Despite the stated national debt having passed the $21 trillion level, the most imminent public debt crisis is at the state level.
It is a joke when governors (and gubernatorial candidates) brag about having produced balanced state budgets. Forty-nine states legally require a balanced budget. But “balanced budget” can be defined a lot of different ways, especially with respect to the fastest growing category of state debt: unfunded retiree benefits. The federal government has up to $120 trillion of unfunded liabilities (in addition to $21 trillion of official debt,) but unlike state governments, the U.S. has can borrow its way to a seemingly permanent postponement of the problem.
There are two broad categories of liabilities a state can incur. Traditional bonded debt (when a state sells bonds to investors) and unfunded retiree pension/medical benefits. Unlike bonds, retiree benefits don’t have a single, known maturity date. But like bonds, a state must eventually either pay them or default on them.
Good fiscal management is to set aside enough assets to fully fund a state’s projected benefit. In total, however, state and local pension plans are estimated to only be 74% funded. Setting real cash aside for some payment that will be made long after the upcoming election isn’t nearly as politically appealing as paying for things voters can see and feel now. Accruing an unfunded liability is simply deferring taxation.
Forty-six states now owe more in unfunded pension and retiree health benefits than they owe in bonded debt. Nevada and Michigan owe eight times more in unfunded retiree benefits than traditional bonded debt. The unfunded pension liabilities of Illinois, Pennsylvania and Ohio all exceed bonded debt by a factor of five. Other than the District of Columbia, Connecticut has the country’s household income. It also has almost $50 billion of pension and healthcare benefits for which it has set aside no funds. Combined with the state’s $20 billion of bonded debt, Connecticut has debt equal to more than 30% of the total income earned by the state’s residents.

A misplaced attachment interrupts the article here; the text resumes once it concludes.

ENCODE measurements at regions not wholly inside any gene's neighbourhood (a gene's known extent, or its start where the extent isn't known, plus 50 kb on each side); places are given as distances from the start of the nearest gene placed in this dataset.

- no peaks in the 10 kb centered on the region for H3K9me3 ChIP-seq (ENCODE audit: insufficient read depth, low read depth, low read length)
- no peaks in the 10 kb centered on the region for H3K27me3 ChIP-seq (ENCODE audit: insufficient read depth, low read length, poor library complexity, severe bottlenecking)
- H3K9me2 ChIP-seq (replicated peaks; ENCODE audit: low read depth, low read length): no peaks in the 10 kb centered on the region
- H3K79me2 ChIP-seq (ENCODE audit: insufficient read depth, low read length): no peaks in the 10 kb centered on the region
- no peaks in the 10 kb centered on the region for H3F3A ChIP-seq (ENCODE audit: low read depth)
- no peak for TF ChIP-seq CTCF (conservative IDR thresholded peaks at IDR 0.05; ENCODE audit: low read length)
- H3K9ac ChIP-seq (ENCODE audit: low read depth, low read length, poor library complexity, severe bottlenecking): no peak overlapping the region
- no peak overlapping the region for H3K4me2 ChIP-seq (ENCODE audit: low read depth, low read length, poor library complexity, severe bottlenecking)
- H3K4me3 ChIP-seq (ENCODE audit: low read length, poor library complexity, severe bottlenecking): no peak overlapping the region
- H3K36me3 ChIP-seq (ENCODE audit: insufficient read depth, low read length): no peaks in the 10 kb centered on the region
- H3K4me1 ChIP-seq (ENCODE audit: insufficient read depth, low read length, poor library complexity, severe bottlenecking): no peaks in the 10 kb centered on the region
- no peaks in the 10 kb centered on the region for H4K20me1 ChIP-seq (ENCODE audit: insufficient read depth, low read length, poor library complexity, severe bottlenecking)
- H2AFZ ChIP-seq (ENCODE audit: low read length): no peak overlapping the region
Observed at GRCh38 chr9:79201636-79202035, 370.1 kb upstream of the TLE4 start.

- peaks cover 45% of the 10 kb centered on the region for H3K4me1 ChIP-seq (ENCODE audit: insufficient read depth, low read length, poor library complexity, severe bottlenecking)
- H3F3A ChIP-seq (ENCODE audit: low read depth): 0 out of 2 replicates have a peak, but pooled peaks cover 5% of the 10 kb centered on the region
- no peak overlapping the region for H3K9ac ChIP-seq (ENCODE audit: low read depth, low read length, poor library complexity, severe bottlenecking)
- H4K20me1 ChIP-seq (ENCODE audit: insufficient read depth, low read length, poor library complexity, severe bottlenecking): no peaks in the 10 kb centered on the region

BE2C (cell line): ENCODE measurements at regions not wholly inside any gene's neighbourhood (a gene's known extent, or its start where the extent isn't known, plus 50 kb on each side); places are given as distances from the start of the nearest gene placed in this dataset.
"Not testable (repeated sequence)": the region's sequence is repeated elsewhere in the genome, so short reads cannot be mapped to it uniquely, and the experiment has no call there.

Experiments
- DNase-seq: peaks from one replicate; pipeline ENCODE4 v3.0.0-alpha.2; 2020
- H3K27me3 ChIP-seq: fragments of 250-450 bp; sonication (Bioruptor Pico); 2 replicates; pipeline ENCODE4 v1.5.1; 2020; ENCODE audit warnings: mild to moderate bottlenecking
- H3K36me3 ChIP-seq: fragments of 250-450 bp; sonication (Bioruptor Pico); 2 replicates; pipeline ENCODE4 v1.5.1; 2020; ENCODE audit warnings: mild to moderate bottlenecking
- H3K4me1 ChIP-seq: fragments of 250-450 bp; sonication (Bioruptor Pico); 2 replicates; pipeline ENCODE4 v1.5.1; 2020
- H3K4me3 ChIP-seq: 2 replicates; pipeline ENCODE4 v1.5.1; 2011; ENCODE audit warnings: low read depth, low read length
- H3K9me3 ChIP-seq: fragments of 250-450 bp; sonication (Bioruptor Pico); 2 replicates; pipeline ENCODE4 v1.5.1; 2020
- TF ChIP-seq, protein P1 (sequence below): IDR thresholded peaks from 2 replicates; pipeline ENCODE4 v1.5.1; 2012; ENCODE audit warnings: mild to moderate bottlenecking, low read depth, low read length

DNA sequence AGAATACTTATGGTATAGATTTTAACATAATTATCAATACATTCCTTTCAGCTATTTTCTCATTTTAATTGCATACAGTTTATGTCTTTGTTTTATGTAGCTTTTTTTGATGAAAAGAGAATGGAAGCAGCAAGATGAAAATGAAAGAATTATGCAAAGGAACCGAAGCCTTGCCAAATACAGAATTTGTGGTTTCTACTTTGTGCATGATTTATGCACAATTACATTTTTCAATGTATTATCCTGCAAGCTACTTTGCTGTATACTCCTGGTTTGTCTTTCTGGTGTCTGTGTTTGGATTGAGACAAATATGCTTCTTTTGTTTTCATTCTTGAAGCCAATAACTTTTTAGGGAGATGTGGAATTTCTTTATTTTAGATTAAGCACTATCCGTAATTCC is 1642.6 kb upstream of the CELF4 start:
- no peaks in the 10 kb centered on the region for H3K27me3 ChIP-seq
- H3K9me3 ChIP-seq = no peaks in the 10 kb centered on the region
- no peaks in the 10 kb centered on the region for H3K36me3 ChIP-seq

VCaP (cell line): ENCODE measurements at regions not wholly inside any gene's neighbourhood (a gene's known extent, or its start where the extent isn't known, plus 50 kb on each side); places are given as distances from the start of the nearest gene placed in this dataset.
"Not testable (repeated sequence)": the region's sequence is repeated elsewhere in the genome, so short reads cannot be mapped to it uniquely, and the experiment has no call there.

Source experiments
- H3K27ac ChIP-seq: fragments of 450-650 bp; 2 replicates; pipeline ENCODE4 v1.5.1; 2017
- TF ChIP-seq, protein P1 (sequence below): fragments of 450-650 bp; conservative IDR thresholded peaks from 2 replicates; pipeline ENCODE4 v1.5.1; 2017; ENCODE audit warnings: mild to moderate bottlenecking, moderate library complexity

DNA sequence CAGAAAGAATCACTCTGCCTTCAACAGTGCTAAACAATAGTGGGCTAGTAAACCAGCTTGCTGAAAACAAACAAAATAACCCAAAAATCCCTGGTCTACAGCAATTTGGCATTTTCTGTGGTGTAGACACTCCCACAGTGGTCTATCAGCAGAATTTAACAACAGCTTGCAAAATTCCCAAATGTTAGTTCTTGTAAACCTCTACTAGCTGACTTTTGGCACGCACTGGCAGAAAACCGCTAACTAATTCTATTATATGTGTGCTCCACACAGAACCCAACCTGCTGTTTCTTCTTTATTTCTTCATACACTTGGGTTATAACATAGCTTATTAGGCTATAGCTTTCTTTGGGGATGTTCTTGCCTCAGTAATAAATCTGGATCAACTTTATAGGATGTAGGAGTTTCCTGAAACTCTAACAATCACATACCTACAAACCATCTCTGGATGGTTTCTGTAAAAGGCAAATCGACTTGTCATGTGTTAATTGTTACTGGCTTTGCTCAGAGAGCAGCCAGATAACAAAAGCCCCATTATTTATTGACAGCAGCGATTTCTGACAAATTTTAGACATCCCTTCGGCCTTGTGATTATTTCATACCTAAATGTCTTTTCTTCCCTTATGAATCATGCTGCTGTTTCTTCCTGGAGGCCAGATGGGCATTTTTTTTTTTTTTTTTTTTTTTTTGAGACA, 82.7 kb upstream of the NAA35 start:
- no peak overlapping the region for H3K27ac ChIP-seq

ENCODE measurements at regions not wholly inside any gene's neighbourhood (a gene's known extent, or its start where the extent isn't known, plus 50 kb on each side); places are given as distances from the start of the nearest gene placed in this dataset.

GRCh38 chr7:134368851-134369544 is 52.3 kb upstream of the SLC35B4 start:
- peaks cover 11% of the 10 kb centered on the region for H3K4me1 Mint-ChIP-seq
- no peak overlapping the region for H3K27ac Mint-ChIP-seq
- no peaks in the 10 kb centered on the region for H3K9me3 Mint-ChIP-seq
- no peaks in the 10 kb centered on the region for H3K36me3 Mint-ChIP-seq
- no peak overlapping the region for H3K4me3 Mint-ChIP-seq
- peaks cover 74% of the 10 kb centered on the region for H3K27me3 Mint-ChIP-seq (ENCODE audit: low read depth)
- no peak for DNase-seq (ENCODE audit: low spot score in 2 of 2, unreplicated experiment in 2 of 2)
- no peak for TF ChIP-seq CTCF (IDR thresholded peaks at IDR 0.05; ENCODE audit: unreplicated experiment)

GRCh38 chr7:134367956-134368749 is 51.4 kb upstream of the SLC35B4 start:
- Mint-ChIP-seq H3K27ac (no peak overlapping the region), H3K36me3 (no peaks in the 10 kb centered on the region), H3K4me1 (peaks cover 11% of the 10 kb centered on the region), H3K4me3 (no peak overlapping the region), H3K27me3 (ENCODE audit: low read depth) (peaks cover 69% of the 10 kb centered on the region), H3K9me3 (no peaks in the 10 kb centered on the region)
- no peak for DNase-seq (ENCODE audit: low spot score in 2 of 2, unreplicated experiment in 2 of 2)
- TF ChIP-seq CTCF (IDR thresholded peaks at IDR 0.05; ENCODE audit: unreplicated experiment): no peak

Tennessee’s unfunded retiree benefits are “only” twice that of the state’s bonded debt. Tennessee’s total debt is 2.4% of state income, placing it 49th among the states, with only South Dakota’s debt/income ratio lower. But even in Tennessee, the fastest growing portion of the state’s debt is retiree benefits. These obligations will eventually be paid by someone, either spread across all Tennessee taxpayers, or borne by the retirees themselves via benefit cuts. Attempts to pursue either solution will prompt outrage. Fortunately, by the time the Tennesseans are forced to deal with it, we will have the benefit of having already seen the crisis play out in other states.